A handful of TPG Lounge members also reported using this tactic. "I turn to them and, in perfect English, say, 'I'm sorry, I don't speak English,'" Shawn P. said.

Frank I. said that a simple "no English" works wonders with Chatty Cathys. You can, of course, attempt this by substituting another language.

Other travelers pointedly turn toward the window and stare out at the view, using body language to demonstrate their disinterest in conversation.

Take the straightforward approach

For those who prefer more direct methods, you can always tell your seatmate upfront that you'd prefer not to chat.

"There are always the subtle signs such as putting headphones on, feigning sleep or reclining back in your seat [that] suggest to fellow passengers that you're not interested in conversation," Gottsman said. "But sometimes, you want to be left alone without having to go through all the motions or creating little white lies. In those situations, there's absolutely nothing wrong with speaking up."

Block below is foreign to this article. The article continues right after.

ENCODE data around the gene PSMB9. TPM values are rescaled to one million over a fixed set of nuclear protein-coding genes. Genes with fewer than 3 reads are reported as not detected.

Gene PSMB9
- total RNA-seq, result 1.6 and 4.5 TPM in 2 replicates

Gottman suggests saying something polite but firm, such as "If you'll excuse me, I'm just going take this time to get some rest," with a pleasant, neutral demeanor and tone. "When you say it politely with the right tone of voice and a smile on your face, people understand. And you can certainly handle [the situation] wrong by being rude, but there's nothing wrong with just taking the time in a tiny little space [such as a plane] to be by oneself."

For fellow passengers who truly don't take the hint, Trey says it's perfectly fine to notify a flight attendant and ask for third-party intervention, or to discreetly ask for alternative seating. "If it's available, we usually try to accommodate our passengers as best as we can," Trey said. "Timing is everything — the sooner we know, the sooner we can do something about it."